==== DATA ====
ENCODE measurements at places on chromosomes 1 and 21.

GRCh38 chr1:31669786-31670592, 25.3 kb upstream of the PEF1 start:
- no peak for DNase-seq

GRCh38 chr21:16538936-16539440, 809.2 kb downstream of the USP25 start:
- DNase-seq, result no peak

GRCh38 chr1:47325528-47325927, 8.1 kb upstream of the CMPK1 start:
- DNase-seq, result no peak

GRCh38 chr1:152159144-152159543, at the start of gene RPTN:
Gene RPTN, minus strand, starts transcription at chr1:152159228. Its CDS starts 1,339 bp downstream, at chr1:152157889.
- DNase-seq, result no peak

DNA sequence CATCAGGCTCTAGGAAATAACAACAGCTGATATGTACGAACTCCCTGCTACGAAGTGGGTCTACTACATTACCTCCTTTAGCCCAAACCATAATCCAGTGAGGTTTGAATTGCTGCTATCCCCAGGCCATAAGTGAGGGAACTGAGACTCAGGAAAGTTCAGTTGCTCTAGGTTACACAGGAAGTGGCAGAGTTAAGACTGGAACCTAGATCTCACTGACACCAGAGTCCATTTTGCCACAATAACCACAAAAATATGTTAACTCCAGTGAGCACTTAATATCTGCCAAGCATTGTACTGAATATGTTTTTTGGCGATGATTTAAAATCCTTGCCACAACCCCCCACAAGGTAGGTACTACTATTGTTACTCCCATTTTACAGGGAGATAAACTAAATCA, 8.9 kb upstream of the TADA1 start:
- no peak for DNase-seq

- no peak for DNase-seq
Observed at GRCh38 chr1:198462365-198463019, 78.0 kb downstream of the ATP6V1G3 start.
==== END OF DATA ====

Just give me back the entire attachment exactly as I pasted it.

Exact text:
ENCODE measurements at places on chromosomes 1 and 21.

GRCh38 chr1:31669786-31670592, 25.3 kb upstream of the PEF1 start:
- no peak for DNase-seq

GRCh38 chr21:16538936-16539440, 809.2 kb downstream of the USP25 start:
- DNase-seq, result no peak

GRCh38 chr1:47325528-47325927, 8.1 kb upstream of the CMPK1 start:
- DNase-seq, result no peak

GRCh38 chr1:152159144-152159543, at the start of gene RPTN:
Gene RPTN, minus strand, starts transcription at chr1:152159228. Its CDS starts 1,339 bp downstream, at chr1:152157889.
- DNase-seq, result no peak

DNA sequence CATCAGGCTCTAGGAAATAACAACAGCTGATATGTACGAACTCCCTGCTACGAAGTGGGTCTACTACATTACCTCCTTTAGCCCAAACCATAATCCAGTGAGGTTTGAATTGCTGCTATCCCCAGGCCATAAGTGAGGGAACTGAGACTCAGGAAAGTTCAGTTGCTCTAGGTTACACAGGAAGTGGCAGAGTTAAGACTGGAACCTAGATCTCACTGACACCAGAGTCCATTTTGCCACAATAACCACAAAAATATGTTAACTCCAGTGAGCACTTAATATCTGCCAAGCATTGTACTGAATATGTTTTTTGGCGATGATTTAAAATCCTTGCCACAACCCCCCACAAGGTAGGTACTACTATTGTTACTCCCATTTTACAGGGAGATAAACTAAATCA, 8.9 kb upstream of the TADA1 start:
- no peak for DNase-seq

- no peak for DNase-seq
Observed at GRCh38 chr1:198462365-198463019, 78.0 kb downstream of the ATP6V1G3 start.